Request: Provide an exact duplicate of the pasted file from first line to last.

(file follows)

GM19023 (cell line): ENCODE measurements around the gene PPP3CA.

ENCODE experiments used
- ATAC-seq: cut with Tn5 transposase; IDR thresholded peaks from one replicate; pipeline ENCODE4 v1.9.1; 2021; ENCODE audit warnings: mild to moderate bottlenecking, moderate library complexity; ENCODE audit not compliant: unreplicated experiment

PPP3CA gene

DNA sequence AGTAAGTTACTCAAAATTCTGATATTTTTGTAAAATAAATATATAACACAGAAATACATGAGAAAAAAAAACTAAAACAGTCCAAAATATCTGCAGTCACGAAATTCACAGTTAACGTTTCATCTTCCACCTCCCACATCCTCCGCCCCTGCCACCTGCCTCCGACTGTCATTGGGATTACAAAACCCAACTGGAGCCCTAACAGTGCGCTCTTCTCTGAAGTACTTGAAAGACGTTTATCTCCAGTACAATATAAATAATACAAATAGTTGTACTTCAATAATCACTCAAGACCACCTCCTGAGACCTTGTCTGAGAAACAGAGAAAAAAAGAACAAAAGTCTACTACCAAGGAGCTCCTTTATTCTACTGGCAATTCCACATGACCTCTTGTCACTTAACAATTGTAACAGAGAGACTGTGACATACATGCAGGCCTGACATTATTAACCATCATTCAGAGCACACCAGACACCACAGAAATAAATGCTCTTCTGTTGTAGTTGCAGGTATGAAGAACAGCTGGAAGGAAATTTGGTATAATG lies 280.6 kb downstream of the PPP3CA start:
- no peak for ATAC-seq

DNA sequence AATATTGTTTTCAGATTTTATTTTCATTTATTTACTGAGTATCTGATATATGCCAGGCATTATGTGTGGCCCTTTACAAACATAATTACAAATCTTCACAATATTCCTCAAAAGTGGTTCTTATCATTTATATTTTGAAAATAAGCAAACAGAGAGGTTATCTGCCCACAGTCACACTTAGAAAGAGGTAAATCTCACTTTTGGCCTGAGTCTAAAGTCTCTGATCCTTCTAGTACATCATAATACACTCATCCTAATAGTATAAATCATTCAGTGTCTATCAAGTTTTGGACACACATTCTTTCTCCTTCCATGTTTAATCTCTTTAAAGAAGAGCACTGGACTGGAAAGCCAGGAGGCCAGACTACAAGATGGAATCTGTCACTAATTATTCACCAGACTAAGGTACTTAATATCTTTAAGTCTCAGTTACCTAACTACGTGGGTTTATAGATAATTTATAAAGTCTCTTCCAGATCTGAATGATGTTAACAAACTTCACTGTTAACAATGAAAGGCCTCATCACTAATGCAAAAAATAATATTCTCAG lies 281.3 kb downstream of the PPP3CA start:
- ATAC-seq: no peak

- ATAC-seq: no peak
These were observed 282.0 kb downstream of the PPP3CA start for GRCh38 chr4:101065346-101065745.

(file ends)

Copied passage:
GM19023 (cell line): ENCODE measurements around the gene PPP3CA.

ENCODE experiments used
- ATAC-seq: cut with Tn5 transposase; IDR thresholded peaks from one replicate; pipeline ENCODE4 v1.9.1; 2021; ENCODE audit warnings: mild to moderate bottlenecking, moderate library complexity; ENCODE audit not compliant: unreplicated experiment

PPP3CA gene

DNA sequence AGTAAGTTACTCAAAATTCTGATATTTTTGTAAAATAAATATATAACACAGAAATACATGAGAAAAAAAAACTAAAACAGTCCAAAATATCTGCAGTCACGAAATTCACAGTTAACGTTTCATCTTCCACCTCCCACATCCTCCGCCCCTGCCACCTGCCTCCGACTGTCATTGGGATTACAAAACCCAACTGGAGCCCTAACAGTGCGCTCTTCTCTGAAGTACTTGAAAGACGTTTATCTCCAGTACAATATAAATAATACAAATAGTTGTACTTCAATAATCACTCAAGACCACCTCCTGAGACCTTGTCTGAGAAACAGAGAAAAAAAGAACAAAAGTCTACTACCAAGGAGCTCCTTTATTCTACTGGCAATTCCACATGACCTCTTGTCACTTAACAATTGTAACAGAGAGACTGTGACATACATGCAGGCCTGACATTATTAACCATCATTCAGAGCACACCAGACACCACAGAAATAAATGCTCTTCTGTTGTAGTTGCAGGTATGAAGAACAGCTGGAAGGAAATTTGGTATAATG lies 280.6 kb downstream of the PPP3CA start:
- no peak for ATAC-seq

DNA sequence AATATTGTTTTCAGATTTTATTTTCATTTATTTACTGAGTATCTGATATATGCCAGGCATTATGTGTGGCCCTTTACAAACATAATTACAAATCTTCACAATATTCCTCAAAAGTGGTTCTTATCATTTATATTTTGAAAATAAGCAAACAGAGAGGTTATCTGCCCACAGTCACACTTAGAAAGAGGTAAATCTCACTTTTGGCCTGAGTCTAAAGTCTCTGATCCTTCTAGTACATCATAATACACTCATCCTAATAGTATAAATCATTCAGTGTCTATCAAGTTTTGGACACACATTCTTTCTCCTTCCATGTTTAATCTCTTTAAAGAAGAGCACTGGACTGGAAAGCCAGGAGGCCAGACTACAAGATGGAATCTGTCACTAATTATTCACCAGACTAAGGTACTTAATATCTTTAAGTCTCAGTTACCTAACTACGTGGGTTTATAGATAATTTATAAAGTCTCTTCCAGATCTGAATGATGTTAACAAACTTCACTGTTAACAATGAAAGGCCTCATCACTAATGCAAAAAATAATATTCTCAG lies 281.3 kb downstream of the PPP3CA start:
- ATAC-seq: no peak

- ATAC-seq: no peak
These were observed 282.0 kb downstream of the PPP3CA start for GRCh38 chr4:101065346-101065745.